Why Hillary Wins

The media has been fixated on Ted Cruz playing Fantasy President with his fantasy Veep Carly Fiorina, but this was the real news of the day for election watchers.

After a decade when most Americans saw their incomes decline, the latest Census Bureau income data contain very good news: A majority of U.S. households racked up healthy income gains in 2013 and 2014. The facts may not fit the narratives ofDonald Trump, Ted Cruz, or Bernie Sanders, but they do help explain why President Obama’s job approval and favorability ratings have finally passed the 50 percent mark. They also show that Hispanic households made more income progress in 2013 and 2014 than any other group, which may be one reason for their growing support for Democrats. A third surprise: households headed by Americans without high school diplomas racked up their first meaningful income gains since the 1990s, thanks to the large job gains in 2013 and 2014 and the Obamacare cash subsidies beginning in those years.

Most election models look at Presidential approval ratings and income growth during the 2Q of an election year as critical prediction variables for November’s vote share. Income growth and Obama’s approval ratings are both great news for the Clinton camp.

* One word of caution. The Census treats government subsidies as income and the Obamacare subsidies massively change the picture. But large rate hikes are expected and UnitedHealthcare just left many of the exchanges. Getting a raise might mean less if ones healthcare costs go up by MORE. Obamacare is not out of the woods yet in terms of solving America’s healthcare problems. Hillary’s reaction to that will be telling. The political debacle of Hillarycare in the 90s is presumably something she learned from, but the answer might need to be something radical (like Bernie’s plan for Medicare for all) and not something timid and layering more complexity on an already opaque system.

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2 Comments

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  1. The growing support for Democrats among Hispanics may not necessarily be due to their growing income, which really wasn’t exuberant. Rather, it seems that Hispanics claiming membership among the religious Right have now ‘seen the light’ thanks to our friend D. Trump. The puzzle lies elsewhere: hispanics have long been labeled the ‘natural conservatives’ (we have a strong disposition towards the Left, we are largely Catholic, we love our big strong families, etc) and so we expect their growing income and chase of the American dream to make them even more so. The opposite is true. Interesting.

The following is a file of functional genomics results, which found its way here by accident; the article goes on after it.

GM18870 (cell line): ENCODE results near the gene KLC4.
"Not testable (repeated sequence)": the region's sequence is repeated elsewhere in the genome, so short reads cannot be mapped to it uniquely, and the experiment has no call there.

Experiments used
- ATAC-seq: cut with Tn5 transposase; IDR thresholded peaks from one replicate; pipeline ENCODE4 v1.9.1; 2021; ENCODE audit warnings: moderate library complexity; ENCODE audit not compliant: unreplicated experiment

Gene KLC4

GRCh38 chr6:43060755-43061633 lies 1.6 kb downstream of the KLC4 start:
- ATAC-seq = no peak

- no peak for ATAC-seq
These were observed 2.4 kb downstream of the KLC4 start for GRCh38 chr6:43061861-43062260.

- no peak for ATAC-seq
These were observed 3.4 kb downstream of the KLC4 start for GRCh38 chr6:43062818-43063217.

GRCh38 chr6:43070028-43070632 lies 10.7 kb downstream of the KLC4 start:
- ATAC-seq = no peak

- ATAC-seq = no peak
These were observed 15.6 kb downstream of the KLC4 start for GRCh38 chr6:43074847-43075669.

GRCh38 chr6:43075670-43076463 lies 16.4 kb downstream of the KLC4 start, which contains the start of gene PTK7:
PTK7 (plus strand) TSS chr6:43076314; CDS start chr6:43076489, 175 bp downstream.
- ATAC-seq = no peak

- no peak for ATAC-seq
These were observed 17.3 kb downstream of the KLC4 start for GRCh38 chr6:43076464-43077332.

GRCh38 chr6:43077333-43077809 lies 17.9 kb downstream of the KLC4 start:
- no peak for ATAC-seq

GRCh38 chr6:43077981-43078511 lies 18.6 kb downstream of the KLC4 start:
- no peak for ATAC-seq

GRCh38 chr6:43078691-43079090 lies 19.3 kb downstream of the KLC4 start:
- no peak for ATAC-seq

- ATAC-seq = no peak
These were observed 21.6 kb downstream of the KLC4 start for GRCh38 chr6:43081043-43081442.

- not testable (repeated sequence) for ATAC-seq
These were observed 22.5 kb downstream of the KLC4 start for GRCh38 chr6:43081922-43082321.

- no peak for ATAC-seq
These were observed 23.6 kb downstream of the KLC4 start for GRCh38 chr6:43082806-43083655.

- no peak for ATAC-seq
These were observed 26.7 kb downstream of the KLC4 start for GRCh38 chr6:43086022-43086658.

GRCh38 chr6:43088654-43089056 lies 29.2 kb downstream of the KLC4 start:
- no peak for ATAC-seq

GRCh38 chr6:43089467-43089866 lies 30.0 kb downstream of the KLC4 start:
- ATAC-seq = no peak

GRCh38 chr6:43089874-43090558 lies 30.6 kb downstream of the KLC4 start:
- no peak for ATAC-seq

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    • Well, I think the growing income thesis in things like the “Time for a Change” model is that a rise in material conditions beyond expectations tends to benefit the incumbent party. I agree, though, that this would be an incremental addition to the looming Trump candidacy. I imagine that the Donald might cement the Hispanic population (at least non-Cubans) as Democrats for some time, unless Trump pulls a rabbit out of a hat. Would picking Susana Martinez or Rubio win these folks back? I can’t imagine so.
      Also, my focus groups of African-Americans always show that they are far from the liberal worldview on so many issues but they vote 95% Democratic. As long as the Republicans define themselves as a white ethnonationalist party, minorities will continue to flee them almost despite whatever Democrats think on gay rights, deficits, Surestart etc.

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